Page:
Scoop's response: I don't know The Hero With a Thousand Faces, but I think I agree with your basic premise, which is that the original film was inspired by source material, and that the sequels were written after the basic source material had been exhausted, stranding the Wachowski's with their own strained devices. I've noted that there are a lot of similarities between The Matrix and John Carpenter's They Live. Of course, The Matrix is a gazillion times better movie, but write a one paragraph summary of each, and they are about the same, except one version of the matrix is a computer program, while the other is mass hypnosis; one is about aliens, the other is about machines - but you could interchange any of those concepts without substantially altering either film. The basic concept is also somewhat similar to another S/F masterpiece Dark City.

    I don't know where the Wachowskis got their ideas, but I like The Matrix. Too bad about those sequels. (I haven't seen #3 yet. I thought #2 was better than people said.)




    Other crap archives. May also include newer material than the ones above, since it's sorta in real time.

    Click here to submit a URL for inclusion in Other Crap




    Here are the latest movie reviews available at

    • The yellow asterisks indicate that I wrote the review, and am deluded into thinking it includes humor.
    • If there is a white asterisk, it means that there isn't any significant humor, but I inexplicably determined there might be something else of interest.
    • A blue asterisk indicates the review is written by Tuna (or Junior or Brainscan, or somebody else besides me)
    • If there is no asterisk, I wrote it, but am too ashamed to admit it.


    Other crap archives. May also include newer material than the ones above, since it's sorta in real time.

    Click here to submit a URL for inclusion in Other Crap




    Here are the latest movie reviews available at

    • The yellow asterisks indicate that I wrote the review, and am deluded into thinking it includes humor.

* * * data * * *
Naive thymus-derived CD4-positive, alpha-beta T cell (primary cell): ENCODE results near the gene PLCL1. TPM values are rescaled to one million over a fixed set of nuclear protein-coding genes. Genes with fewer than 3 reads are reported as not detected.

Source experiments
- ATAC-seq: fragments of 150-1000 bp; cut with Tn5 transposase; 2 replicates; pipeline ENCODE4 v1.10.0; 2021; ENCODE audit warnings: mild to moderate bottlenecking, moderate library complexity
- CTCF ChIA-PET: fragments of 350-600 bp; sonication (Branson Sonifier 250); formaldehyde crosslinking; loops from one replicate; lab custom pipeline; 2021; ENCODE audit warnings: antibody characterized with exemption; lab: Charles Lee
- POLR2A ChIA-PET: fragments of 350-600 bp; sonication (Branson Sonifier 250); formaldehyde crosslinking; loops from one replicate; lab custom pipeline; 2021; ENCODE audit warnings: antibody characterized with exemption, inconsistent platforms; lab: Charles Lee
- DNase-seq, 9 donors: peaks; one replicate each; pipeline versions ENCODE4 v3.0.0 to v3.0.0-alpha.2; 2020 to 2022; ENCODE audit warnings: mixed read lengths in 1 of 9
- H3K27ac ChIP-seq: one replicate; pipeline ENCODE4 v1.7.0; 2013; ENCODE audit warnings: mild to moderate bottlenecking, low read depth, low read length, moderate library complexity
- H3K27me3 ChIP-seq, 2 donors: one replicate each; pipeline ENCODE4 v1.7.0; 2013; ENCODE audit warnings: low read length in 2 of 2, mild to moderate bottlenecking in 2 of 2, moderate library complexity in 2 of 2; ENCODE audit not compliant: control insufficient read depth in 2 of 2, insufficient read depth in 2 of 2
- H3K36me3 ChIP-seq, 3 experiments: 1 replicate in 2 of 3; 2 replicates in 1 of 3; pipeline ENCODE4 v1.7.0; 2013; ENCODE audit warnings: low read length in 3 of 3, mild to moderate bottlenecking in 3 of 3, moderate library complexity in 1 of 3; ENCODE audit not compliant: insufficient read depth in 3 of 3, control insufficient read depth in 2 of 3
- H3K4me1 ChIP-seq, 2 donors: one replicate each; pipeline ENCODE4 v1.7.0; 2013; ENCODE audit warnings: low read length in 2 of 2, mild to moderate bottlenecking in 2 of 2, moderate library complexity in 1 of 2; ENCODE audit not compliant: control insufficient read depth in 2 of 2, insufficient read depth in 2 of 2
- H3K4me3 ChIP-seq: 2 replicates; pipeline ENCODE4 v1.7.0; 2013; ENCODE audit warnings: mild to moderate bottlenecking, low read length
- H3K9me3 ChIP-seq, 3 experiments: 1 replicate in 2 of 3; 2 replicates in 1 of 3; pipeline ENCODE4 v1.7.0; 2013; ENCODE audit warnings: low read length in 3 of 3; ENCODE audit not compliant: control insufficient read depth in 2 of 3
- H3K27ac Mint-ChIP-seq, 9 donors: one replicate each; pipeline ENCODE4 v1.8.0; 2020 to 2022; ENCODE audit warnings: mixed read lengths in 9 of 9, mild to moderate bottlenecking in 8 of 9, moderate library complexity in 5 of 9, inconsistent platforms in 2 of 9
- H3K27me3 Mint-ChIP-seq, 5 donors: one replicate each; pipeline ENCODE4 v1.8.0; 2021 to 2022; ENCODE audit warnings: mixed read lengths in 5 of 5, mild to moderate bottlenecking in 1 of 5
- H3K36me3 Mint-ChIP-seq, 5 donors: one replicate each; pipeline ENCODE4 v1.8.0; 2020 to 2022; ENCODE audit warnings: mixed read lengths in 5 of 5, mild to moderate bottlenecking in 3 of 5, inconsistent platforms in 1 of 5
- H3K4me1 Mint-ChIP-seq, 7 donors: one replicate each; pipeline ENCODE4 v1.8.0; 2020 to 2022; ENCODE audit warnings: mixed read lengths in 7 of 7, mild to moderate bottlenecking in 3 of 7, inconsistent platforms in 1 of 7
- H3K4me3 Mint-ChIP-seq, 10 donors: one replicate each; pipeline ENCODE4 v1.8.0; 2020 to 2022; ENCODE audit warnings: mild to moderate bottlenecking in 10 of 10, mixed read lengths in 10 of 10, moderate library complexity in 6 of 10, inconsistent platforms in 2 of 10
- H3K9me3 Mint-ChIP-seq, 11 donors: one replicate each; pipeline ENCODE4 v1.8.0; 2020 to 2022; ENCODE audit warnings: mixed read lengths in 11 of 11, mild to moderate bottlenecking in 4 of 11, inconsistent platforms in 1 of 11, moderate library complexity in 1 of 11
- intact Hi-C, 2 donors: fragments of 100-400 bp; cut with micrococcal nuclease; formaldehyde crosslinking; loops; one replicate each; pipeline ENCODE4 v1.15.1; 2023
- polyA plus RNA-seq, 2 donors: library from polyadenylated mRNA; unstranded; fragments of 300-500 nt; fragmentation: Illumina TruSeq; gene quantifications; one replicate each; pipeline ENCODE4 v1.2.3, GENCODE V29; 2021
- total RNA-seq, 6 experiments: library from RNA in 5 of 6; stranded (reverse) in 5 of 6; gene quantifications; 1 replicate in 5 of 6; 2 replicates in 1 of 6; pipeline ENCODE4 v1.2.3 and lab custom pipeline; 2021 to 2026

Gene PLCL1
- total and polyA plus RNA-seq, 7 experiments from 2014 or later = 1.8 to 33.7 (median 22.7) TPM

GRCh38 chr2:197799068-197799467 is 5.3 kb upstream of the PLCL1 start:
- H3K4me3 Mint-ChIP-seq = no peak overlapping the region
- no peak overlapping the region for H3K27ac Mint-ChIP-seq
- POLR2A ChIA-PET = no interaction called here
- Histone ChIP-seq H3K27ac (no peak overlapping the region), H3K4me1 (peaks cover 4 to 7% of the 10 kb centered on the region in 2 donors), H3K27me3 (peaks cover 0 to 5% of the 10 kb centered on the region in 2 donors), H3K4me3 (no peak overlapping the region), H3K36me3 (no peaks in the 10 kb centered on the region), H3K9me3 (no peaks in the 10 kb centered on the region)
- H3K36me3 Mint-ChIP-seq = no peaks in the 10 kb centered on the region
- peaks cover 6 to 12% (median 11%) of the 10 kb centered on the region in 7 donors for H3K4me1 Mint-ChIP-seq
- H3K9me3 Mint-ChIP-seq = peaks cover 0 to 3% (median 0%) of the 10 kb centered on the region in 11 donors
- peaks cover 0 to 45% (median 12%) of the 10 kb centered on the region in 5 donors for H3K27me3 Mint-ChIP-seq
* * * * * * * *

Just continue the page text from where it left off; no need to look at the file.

• If there is a white asterisk, it means that there isn't any significant humor, but I inexplicably determined there might be something else of interest.
    • A blue asterisk indicates the review is written by Tuna (or Lawdog or Junior or C2000 or Realist or ICMS or Mick Locke, or somebody else besides me)
    • If there is no asterisk, I wrote it, but am too ashamed to admit it.

    Brainscan's Amber-mania
    'Caps and comments by Brainscan:

    Amber Smith. See-through, topless, bum and full-frontal. Haaaaappppy New Year.

    There are 43 collages to complete the capping of the disk entitled, Amber Smith R.A.W. Here are the particulars:

    First up...a brown bikini, so small and so thin she shouldn't have bothered wearing it. Wouldn't have bothered me if she hadn't. First seven collages are in color. Number 8 is B & W, but in it, Amber peals back the top to reveal upper goodies.

    • Amber in a small bikini (1, 2, 3, 4, 5, 6, 7, 8)

    and then....

    How about some mega-cleavage in a red dress, looking just like Rita Hayworth, I swear.

    • Red Dress (1, 2)

    and then....

    Upper goodies showing again as Amber wears only a couple dozen thin chains on top. This should be required evening wear for Jessica Alba's next public appearance. Links 6 and 7 of this batch are in B & W; the rest are color.

    Topless in a shower. Seriously topless. Links 8 and 9 are full frontal. I love this woman.

    Next up are a few B & W shots...

    Here are a few out-takes and candids (the DVD has many extras).

    • Amber topless (1, 2, 3)

    Then, to complete the extras, there are a bunch of stills in an extensive photo-gallery. I grabbed the best of them and stuck them together into five collages. Miss Smith does the full-frontal boogy in the last four.

    • Amber nude stills (1, 2, 3, 4, 5)

    'Caps and comments by Hankster:

    Today we take a look at one of my favorite B-Movie babes Gabriella Hall, in a straight to video flick "The Erotic Misadventures of the Invisible Man" (2003).

    Is it a great movie, not even close. But it is well worth a look just for the sight of Gabriella's fantastic nekkid body!

    Happy New Year To All!

    'Caps and comments by Dann:

    "Morvern Callar"
    A poor Scottish grocery clerk covers up her boyfriend's suicide and takes his finished but unpublished novel for her own and is able to get it published.

    A very strange but fairly interesting character study, although definitely slow-paced.